Brad Mehldau at London Jazz Festival
A sold-out Barbican concert by one of today’s leading jazz pianists
‘There is a feast ahead of you’ promised the announcer at this concert, one of the most hotly anticipated at this year’s London Jazz Festival. Pianist Brad Mehldau, widely considered a must-see performer, has an appeal that genuinely reaches far beyond the jazz establishment, pulling in fans for his repertoire that draws from the classical and popular canon, as well as the wide spectrum of jazz itself.
With his long-standing trio, bassist Larry Grenadier and drummer Jeff Ballard, this year alone Mehldau has produced two stunning albums, Ode and Where Do You Start. And I was half-expecting a concert of material from these recent discs but Mehldau dug much further afield to produce a set that began with a ten-minute version of Paul McCartney’s piece ‘Great Day’, immediately followed by a stunning latin-flavoured version of The Beatles’ ‘And I Love Her’.
Dressed casually, in a brown outfit with plimsolls, the profile of the pianist’s body became strangely contorted during each piece, as he delivered every note with trademark precision. In Charlie Parker’s ‘Cheryl’, as the rhythm created a driving groove – with swinging drums and a thundering bass – the pianist sat cross-legged on his stool, enjoying the spectacle. Then, with a new composition, ‘Ten Tune’, Mehldau introduced a more cinematic slant, creating a haunting piano melody, accompanied by Grenadier’s vibrato bass line (thanks to a bow sourced from a helpful audience member). Next up, a standard ‘Since I fell for you’, was given a laid-back blues treatment. And defying expectations, the piece didn’t end, as Mehldau began a lengthy keyboard workout, his right hand crossing his left to explore the outer octaves of the piano, as his left kept an even middle-range pulse.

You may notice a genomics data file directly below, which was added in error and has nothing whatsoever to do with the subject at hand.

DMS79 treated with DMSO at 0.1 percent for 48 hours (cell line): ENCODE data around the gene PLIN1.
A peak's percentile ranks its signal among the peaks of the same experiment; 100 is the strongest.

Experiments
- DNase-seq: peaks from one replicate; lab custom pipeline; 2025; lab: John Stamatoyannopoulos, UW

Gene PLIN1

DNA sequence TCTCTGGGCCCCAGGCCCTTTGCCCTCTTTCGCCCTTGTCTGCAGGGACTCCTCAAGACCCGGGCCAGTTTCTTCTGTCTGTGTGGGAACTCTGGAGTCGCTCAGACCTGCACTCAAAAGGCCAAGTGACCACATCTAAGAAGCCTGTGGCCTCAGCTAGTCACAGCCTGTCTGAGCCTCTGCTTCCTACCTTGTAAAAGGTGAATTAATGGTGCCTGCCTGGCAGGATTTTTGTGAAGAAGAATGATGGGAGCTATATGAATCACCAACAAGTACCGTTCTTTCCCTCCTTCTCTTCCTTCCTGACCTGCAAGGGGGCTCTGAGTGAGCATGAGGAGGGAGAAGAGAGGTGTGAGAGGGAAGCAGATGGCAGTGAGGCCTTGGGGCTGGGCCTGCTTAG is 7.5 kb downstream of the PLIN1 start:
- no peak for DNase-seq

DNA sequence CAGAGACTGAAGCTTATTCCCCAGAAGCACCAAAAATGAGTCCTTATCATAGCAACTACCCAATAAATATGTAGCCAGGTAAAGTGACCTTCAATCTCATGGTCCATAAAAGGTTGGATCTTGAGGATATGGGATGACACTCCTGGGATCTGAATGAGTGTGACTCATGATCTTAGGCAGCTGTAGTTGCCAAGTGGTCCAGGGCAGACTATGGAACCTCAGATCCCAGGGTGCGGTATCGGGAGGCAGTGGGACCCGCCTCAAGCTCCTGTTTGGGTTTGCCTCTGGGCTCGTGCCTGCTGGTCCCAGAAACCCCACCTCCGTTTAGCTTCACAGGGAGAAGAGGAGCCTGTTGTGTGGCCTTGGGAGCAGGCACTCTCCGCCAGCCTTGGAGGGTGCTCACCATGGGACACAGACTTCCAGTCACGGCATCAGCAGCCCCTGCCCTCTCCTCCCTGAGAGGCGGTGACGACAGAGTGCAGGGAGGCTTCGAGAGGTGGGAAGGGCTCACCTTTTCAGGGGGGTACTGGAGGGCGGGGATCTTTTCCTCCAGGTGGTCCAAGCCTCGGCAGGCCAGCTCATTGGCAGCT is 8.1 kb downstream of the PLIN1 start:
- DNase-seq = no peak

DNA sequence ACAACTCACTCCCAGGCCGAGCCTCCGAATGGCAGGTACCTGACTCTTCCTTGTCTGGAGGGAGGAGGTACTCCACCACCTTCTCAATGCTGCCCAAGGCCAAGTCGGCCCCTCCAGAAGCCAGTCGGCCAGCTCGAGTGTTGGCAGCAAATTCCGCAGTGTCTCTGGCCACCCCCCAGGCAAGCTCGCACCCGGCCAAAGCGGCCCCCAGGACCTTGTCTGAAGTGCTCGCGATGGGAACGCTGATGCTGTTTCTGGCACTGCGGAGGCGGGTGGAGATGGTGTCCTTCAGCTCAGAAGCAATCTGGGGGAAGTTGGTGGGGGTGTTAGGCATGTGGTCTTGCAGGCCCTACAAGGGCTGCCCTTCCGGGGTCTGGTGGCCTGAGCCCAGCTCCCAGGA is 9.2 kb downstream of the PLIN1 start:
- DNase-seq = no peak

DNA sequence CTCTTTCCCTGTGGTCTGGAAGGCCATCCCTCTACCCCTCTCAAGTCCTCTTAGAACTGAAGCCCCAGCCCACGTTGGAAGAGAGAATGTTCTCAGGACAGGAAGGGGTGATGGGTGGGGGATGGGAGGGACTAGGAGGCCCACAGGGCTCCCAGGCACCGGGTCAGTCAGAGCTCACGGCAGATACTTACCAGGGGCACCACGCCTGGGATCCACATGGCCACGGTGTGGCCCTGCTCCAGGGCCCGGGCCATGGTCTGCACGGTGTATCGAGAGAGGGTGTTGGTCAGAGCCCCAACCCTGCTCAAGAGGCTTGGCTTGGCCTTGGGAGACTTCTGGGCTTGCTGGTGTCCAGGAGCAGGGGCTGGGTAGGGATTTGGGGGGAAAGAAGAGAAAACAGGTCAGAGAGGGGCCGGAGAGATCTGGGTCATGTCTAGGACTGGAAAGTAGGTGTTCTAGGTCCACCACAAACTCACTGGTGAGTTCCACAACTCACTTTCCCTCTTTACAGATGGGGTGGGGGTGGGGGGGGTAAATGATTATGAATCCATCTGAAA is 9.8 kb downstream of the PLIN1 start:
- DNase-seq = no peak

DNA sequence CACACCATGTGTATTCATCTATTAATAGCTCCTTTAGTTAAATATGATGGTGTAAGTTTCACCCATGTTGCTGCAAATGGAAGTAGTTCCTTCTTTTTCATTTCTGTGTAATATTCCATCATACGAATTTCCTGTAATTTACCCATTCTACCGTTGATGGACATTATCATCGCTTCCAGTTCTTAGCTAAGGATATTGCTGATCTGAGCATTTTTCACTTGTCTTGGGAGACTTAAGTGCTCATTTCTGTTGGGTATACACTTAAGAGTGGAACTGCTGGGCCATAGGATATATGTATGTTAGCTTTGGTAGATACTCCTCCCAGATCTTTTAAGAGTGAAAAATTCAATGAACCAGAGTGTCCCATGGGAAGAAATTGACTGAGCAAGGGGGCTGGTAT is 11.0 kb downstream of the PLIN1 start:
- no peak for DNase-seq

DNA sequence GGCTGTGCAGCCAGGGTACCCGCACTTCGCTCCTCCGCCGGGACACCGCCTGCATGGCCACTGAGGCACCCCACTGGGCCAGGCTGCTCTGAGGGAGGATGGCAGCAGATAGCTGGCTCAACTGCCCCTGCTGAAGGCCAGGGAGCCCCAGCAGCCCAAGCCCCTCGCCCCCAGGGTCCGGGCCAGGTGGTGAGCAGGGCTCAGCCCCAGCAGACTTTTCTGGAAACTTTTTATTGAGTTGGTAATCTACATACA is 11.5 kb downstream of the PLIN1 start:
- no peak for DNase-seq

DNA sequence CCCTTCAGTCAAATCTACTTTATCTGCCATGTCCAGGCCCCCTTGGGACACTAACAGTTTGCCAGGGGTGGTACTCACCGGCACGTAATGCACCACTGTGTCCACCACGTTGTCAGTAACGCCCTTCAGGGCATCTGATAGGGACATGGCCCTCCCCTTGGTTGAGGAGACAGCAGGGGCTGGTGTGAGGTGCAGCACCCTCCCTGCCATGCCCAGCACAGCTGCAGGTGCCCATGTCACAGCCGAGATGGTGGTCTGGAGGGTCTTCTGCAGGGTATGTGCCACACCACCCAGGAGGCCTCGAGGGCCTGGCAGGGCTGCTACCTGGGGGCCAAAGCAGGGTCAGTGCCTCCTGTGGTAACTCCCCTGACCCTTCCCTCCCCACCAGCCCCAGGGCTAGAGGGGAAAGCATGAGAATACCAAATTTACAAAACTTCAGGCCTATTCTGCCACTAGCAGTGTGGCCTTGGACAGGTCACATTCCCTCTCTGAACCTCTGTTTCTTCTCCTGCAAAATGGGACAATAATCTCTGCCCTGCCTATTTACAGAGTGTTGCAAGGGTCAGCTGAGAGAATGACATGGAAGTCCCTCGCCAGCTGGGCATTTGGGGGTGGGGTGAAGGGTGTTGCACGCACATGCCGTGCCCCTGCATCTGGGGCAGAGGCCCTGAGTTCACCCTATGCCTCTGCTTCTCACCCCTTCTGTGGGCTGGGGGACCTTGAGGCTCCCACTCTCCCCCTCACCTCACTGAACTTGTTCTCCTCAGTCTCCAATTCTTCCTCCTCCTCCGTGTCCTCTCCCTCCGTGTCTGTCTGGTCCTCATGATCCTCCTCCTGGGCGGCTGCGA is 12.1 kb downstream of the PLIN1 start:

There was no doubt about how well the music was going down. The audience was captivated. And then, not one but three encores. This included his version of Paul Simon’s ‘Still crazy after all those years’, from the disc Anything Goes (2004). This was bookended by an astonishing untitled composition, which saw Grenadier reaching for the top-most part of his instrument for a solo, and the final piece, a strikingly complex version of John Coltrane’s ‘Count down’.
There was also some intriguing news announced about a forthcoming ‘secret’ Mehldau concert. Mehldau and his trio will be returning to the UK in March to appear at a mystery location. If you’re interested, the best advice is to keep a look out on the website of the producers of the London Jazz Festival, Serious, where details will be revealed at a later date.